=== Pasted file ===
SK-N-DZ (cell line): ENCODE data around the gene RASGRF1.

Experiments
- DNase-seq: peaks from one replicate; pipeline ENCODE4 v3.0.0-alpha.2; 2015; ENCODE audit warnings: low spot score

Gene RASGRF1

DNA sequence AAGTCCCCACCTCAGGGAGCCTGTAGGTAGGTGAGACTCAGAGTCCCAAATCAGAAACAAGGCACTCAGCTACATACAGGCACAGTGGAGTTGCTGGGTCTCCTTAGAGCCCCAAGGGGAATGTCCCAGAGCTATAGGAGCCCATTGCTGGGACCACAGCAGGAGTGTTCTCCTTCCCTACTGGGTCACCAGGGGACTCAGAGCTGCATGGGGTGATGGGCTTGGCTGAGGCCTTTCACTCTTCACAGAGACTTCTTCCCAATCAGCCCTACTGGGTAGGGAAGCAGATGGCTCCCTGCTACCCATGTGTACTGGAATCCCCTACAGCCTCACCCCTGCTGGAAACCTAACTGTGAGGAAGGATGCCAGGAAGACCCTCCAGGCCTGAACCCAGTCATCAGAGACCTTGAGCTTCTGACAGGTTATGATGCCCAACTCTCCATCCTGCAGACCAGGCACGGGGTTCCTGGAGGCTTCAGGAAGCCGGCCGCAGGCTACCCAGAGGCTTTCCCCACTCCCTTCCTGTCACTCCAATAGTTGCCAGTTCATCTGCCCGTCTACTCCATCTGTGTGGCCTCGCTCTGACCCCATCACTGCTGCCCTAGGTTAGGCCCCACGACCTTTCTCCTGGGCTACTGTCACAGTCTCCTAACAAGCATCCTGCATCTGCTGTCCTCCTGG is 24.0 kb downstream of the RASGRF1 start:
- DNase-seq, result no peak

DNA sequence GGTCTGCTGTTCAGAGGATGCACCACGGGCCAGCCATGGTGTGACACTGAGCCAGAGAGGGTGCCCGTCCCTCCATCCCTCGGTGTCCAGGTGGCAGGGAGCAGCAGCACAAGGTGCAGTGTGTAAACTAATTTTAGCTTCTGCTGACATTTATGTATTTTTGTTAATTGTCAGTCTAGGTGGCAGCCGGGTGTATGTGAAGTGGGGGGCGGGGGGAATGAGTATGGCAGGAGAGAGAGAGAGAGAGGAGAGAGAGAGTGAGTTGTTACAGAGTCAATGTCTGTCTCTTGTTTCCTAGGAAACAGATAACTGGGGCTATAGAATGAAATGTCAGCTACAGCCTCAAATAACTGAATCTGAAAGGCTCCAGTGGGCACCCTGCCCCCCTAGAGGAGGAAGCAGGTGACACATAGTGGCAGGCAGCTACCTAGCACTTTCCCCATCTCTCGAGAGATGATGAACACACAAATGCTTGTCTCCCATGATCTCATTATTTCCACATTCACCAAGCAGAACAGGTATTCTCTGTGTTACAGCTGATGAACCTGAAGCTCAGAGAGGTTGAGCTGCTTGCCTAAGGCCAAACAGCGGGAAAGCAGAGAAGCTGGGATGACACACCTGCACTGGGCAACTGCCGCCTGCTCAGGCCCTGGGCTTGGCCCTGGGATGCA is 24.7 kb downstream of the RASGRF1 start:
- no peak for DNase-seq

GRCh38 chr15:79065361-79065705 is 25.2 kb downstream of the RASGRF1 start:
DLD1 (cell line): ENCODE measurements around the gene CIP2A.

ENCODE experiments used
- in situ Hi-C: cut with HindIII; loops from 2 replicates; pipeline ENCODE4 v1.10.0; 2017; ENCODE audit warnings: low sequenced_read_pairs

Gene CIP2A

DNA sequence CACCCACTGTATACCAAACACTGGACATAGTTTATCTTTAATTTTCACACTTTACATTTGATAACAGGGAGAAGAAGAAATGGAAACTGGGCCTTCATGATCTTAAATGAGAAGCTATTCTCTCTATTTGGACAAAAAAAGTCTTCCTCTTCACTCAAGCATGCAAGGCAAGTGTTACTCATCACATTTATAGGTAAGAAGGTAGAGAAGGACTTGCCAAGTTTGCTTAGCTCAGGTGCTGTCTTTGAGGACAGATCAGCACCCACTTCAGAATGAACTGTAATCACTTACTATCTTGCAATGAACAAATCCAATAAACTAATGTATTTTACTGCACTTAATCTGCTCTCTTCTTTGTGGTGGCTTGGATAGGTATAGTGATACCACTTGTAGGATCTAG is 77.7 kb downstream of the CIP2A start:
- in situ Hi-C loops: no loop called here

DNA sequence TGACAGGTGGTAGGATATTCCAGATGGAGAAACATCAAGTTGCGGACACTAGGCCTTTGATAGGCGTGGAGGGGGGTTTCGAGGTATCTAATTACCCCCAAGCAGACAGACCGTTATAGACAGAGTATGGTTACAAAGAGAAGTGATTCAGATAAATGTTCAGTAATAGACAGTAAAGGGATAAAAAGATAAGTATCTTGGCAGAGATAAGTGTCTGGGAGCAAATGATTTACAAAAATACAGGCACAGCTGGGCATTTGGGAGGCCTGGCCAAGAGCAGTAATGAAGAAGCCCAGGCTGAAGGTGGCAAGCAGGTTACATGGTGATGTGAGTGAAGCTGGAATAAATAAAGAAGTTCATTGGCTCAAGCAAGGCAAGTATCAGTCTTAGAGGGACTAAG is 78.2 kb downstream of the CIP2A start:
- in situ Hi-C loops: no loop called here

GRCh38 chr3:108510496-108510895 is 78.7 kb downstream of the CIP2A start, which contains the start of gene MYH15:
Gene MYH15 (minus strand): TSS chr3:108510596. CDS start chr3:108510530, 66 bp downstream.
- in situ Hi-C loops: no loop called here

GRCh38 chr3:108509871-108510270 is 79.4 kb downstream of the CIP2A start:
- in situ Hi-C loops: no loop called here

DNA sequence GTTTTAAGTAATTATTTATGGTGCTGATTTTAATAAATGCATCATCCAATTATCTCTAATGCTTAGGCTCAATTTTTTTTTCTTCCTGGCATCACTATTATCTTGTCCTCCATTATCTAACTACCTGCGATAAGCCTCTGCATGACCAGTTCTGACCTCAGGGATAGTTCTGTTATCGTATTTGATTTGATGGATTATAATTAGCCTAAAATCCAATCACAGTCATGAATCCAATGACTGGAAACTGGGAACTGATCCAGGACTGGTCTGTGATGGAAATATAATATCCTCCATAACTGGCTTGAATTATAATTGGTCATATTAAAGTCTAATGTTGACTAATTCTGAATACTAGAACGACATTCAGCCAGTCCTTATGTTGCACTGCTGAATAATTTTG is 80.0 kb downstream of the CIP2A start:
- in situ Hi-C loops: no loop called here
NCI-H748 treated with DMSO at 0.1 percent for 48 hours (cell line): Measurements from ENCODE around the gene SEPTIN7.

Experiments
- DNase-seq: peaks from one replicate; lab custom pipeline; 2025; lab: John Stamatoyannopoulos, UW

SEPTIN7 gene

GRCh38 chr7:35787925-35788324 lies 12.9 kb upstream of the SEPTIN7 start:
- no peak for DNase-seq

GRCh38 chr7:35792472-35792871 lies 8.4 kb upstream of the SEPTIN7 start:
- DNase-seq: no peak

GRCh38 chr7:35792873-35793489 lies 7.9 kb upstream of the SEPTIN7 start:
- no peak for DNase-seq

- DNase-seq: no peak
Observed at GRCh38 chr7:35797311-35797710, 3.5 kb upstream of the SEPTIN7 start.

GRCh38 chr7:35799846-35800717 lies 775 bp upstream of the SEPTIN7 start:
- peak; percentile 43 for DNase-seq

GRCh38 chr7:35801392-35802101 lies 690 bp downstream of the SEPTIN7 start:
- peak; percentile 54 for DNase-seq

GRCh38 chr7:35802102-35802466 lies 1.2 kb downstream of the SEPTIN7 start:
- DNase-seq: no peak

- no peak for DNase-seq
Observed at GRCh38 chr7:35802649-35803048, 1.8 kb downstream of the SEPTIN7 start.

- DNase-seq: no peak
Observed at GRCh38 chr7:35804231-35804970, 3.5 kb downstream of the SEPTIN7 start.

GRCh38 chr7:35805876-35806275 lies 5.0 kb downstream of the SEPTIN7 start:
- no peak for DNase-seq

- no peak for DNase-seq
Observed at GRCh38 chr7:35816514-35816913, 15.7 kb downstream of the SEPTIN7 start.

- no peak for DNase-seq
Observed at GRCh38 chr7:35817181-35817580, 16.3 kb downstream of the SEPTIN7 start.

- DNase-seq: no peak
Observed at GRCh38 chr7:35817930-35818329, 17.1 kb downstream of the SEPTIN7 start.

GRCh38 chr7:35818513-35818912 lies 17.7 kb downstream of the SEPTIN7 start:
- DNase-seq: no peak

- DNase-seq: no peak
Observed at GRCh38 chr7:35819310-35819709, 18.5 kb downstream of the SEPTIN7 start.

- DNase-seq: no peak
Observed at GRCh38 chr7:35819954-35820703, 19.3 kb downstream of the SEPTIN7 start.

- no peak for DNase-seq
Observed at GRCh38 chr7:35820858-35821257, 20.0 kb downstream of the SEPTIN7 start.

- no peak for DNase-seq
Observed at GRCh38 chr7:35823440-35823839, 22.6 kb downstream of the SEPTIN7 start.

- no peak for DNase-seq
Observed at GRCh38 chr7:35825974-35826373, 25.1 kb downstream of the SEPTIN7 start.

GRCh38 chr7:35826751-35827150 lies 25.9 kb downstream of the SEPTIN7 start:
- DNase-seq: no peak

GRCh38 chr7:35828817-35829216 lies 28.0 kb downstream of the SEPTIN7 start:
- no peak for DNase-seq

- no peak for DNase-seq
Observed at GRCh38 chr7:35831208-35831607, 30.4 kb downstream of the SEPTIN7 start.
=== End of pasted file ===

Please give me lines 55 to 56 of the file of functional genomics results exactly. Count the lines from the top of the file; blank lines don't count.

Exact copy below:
GRCh38 chr7:35818513-35818912 lies 17.7 kb downstream of the SEPTIN7 start:
- DNase-seq: no peak